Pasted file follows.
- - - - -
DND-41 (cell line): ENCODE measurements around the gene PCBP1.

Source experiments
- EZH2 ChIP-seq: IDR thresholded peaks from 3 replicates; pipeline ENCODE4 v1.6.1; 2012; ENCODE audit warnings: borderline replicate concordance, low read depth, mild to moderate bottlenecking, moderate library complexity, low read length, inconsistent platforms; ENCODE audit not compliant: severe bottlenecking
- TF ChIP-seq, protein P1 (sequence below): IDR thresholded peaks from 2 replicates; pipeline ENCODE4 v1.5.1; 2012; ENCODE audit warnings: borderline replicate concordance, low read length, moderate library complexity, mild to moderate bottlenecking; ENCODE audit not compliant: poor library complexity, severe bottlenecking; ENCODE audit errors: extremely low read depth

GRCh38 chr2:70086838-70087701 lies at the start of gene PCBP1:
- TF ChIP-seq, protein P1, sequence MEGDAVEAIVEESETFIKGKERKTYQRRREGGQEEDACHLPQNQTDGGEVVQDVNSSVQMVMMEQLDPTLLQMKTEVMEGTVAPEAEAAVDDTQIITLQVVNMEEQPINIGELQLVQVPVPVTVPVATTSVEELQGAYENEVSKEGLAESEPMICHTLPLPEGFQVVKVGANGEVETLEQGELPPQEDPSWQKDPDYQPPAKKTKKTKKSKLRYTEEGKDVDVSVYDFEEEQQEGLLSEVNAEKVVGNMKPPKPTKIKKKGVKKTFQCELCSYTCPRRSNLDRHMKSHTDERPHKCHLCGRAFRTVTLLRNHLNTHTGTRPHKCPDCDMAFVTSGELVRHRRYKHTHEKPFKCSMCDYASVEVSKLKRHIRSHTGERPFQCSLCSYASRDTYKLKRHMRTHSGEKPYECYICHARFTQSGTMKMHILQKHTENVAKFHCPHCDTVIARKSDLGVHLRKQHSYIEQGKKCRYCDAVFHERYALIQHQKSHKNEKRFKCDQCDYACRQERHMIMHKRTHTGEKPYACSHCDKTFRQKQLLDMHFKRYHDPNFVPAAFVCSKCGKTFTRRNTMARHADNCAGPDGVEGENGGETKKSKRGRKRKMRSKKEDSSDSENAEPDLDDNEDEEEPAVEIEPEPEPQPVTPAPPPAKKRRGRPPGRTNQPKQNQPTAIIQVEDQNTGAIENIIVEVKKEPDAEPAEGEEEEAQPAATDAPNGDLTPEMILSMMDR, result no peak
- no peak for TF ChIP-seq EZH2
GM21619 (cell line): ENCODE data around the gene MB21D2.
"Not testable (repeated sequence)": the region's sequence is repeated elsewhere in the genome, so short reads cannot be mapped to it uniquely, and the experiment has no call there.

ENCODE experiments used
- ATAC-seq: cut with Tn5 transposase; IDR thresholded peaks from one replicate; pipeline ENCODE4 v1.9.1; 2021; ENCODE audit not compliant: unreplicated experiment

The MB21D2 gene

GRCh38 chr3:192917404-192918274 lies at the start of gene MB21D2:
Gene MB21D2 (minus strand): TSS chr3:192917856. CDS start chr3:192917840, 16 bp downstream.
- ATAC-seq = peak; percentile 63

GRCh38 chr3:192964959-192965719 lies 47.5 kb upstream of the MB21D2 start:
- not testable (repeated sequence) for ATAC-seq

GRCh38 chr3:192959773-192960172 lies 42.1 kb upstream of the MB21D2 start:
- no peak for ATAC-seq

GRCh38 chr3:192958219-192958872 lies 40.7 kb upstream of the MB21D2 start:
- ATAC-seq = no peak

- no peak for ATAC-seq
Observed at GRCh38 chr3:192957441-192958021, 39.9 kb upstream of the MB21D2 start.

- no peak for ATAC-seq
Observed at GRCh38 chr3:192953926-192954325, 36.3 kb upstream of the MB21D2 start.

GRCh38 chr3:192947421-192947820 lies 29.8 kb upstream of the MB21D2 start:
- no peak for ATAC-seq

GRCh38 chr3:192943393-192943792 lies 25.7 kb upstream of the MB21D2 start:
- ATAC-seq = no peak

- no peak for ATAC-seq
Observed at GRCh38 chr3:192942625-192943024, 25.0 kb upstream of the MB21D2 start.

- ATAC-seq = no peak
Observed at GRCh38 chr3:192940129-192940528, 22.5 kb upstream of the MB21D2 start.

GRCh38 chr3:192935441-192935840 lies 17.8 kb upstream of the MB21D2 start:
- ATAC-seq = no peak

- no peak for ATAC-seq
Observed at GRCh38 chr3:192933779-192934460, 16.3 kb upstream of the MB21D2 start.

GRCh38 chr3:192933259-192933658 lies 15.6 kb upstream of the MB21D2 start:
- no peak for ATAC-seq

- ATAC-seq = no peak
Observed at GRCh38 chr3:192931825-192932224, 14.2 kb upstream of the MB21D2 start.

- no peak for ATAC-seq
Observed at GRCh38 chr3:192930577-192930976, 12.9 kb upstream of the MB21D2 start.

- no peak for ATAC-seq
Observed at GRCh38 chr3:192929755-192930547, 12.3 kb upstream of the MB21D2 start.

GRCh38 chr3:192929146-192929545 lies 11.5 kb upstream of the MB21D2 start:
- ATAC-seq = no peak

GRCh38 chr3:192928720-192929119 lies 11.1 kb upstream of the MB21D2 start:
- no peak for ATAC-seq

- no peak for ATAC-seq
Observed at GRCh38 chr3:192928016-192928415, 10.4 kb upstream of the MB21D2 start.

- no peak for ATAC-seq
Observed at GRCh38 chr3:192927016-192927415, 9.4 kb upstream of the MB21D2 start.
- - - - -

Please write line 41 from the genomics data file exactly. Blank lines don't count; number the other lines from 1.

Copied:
Observed at GRCh38 chr3:192931825-192932224, 14.2 kb upstream of the MB21D2 start.